Wow....hmmmm; I don't know about that. Until 2006, I worked on deadlines for over 10 years, sometimes 24 hours at a time. I very rarely had any spare time; let alone time to sign on to any email accounts. I couldn't accept personal phone calls, and only upper management was allowed to use cell phones. We had 24 very hard working people and I don't think we did too bad.

It might also be that all of us (except 1) were over 40 at that time. You seem to be presuming that you are talking to a younger audience. I think you are getting "grown up" advice (because we've been there) because we are honestly trying to help. What you do with the advice is up to you. We obviously can't make you do anything.

I don't understand why there is all this back and forth? The link asks: Why don't most people know how to job hunt and interview correctly?

We're just providing reasons to help the interview process work in your favor.
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Old 12-13-2012, 05:56 AM
 
Location: Coastal New Jersey
56,161 posts, read 54,630,432 times
Reputation: 66591
Quote:
Originally Posted by TVandSportsGuy View Post
I saw this and started laughing because two weeks ago at my interview while I was waiting I started texting. Then said to myself "I better put this phone away because I don't know when that person can walk out and call my name"

I started feeling strange sitting there texting while waiting to be called for a interview. So I agree with you no one should be texting while they are waiting to be called.
Of course not. Think of it this way--texting replaced phone calls. Would you sit there and make a personal phone call while waiting for an interview? Of course not.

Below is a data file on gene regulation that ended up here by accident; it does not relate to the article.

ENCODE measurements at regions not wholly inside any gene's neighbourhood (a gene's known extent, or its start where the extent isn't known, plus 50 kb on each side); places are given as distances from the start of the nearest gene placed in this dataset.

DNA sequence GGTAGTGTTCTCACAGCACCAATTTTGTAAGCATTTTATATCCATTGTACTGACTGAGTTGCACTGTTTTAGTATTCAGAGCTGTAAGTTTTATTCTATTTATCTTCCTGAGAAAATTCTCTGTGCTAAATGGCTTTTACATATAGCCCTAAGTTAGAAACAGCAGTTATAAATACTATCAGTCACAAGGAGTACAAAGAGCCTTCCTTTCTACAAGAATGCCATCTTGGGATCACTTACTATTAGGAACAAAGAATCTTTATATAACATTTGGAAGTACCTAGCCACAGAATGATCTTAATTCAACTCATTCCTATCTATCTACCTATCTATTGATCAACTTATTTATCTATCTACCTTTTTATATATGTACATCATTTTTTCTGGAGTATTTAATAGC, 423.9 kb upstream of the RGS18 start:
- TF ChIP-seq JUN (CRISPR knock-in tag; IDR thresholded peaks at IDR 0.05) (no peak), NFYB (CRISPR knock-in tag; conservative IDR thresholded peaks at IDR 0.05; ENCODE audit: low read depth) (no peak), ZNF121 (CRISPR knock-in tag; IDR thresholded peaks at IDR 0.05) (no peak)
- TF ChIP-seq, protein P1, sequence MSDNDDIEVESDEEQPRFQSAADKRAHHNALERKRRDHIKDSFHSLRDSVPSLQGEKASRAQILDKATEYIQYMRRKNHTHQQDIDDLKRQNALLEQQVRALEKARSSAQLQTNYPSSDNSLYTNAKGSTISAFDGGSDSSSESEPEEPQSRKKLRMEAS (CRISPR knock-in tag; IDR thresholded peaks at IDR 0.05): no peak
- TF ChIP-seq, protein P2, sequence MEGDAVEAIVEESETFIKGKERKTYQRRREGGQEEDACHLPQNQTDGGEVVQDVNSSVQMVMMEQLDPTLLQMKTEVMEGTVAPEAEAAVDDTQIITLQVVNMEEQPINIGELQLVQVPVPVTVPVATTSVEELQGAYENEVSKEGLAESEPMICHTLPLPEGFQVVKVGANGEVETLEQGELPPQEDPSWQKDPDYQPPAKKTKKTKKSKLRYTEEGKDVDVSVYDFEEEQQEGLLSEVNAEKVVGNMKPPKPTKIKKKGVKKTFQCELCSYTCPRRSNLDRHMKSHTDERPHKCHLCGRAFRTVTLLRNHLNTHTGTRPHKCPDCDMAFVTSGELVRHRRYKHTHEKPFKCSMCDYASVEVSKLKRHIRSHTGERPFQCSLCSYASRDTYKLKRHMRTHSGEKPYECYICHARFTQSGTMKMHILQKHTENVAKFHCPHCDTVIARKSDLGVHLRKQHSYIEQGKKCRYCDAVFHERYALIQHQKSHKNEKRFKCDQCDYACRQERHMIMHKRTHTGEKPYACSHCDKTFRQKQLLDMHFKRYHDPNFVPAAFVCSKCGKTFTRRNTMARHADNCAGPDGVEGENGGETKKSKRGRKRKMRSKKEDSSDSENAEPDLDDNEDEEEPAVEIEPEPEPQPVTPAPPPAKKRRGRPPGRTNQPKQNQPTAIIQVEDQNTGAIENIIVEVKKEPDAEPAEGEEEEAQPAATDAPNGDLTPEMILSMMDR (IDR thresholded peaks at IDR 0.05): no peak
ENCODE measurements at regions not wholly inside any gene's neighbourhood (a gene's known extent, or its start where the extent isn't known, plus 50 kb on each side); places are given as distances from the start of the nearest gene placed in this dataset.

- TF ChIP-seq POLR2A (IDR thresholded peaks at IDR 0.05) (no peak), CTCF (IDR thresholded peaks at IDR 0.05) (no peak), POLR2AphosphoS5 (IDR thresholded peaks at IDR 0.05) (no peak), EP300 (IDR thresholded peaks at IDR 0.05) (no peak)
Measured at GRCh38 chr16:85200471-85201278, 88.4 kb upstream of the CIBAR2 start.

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Old 12-13-2012, 06:34 AM
 
9,856 posts, read 13,432,010 times
Reputation: 5453
Quote:
Originally Posted by Derp-D-Derp View Post
Wow....hmmmm; I don't know about that. Until 2006, I worked on deadlines for over 10 years, sometimes 24 hours at a time. I very rarely had any spare time; let alone time to sign on to any email accounts. I couldn't accept personal phone calls, and only upper management was allowed to use cell phones. We had 24 very hard working people and I don't think we did too bad.

It might also be that all of us (except 1) were over 40 at that time. You seem to be presuming that you are talking to a younger audience. I think you are getting "grown up" advice (because we've been there) because we are honestly trying to help. What you do with the advice is up to you. We obviously can't make you do anything.

I don't understand why there is all this back and forth? The link asks: Why don't most people know how to job hunt and interview correctly?

We're just providing reasons to help the interview process work in your favor.
I am not assuming that I am talking to a younger audience. I have been in a management position for quite some time now, so you don't have to talk down to me about 'grown up advice'. If you look at the research done on the idea of granting more flexible schedules, it has been proven time and time again that giving employees flexible schedules does not enhance or detract from performance in terms of output on any given day, but it does reduce days called off (sick days as well as personal days) as well as reduces employee turnover. So are you really saying that you disagree with something that has been proven to keep your employees in the office more days in a given year as well as keep your good employees from jumping ship as often?

Or do you just not actually educate yourself on how to be a better leader? I don't understand why we have this back and forth either. It is obvious you don't put any effort into further education for yourself on the best proven techniques for a manager, which is directly related to why people don't know how to job hunt and interview correctly. Like you, they trust their 'personal experience' (as wrong as it might be) instead of investing time into a real education.